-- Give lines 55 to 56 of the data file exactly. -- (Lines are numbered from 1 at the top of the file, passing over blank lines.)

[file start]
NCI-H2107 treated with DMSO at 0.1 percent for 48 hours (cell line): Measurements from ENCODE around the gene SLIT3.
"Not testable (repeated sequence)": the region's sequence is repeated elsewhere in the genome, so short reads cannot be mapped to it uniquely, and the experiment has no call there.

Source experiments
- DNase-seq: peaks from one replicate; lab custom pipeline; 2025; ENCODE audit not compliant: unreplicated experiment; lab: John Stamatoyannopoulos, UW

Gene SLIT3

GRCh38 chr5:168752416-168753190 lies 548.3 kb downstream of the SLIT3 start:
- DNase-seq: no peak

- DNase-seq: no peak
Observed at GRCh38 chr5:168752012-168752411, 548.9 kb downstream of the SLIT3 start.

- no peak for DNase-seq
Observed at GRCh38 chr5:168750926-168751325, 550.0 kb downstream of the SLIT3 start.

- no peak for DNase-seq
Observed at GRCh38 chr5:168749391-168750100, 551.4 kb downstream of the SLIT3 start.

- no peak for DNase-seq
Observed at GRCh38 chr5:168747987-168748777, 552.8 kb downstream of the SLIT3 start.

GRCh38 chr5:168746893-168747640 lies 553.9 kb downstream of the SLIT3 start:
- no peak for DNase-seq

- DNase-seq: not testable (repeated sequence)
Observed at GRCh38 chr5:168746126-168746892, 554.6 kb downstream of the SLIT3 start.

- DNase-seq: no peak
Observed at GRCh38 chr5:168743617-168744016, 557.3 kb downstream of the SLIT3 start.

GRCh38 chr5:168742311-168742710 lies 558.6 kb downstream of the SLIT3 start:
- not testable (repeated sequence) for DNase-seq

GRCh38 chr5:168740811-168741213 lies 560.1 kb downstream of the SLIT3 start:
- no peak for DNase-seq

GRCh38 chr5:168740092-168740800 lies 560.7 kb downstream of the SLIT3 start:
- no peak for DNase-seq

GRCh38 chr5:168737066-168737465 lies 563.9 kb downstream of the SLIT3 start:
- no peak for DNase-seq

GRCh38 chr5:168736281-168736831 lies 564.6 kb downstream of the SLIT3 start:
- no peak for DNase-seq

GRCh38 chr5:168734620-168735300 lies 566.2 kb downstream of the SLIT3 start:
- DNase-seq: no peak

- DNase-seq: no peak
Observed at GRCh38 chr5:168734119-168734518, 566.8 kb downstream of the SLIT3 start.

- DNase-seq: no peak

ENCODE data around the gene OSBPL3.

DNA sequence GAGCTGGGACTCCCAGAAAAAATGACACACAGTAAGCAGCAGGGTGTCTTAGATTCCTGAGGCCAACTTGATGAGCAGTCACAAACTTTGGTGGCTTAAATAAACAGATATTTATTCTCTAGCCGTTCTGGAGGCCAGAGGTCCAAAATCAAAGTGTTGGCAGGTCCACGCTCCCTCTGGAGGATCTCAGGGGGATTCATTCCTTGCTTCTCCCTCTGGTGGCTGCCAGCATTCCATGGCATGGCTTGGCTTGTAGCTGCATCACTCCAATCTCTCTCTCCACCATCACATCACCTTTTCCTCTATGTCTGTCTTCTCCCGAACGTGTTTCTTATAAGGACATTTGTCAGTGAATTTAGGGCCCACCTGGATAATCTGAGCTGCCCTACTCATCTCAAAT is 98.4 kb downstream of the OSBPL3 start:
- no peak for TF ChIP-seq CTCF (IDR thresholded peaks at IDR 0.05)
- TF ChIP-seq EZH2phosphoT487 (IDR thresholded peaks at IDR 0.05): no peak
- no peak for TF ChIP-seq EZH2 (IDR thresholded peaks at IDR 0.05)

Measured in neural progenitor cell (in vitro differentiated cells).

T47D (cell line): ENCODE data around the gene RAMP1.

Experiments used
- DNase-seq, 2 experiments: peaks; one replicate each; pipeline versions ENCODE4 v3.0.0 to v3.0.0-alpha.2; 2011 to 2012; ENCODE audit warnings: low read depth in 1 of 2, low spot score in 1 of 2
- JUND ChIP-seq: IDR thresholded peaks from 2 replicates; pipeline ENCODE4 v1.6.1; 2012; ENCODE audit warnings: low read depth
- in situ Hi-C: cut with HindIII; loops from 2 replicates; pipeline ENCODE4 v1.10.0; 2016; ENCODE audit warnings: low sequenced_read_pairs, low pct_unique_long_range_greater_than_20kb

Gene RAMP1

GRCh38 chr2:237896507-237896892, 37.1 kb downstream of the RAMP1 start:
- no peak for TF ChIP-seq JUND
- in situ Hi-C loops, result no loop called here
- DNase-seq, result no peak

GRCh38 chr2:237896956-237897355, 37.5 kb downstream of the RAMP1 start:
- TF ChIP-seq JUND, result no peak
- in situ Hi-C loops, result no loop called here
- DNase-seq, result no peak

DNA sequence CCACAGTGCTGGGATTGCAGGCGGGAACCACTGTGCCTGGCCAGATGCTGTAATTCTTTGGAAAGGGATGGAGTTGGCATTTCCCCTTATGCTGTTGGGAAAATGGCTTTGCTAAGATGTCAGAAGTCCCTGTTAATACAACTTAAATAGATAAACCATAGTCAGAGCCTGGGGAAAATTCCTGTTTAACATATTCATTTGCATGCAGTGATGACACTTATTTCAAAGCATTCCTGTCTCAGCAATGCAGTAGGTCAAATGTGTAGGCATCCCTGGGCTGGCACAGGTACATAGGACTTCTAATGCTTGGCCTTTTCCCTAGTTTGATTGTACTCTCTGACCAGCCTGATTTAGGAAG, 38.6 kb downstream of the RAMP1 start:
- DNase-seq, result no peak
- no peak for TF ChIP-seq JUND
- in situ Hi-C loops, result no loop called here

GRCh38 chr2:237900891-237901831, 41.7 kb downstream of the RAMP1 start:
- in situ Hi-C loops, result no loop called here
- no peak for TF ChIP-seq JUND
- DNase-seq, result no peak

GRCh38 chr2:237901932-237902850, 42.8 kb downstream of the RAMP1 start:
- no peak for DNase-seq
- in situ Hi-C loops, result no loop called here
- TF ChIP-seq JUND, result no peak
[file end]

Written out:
- in situ Hi-C loops, result no loop called here
- DNase-seq, result no peak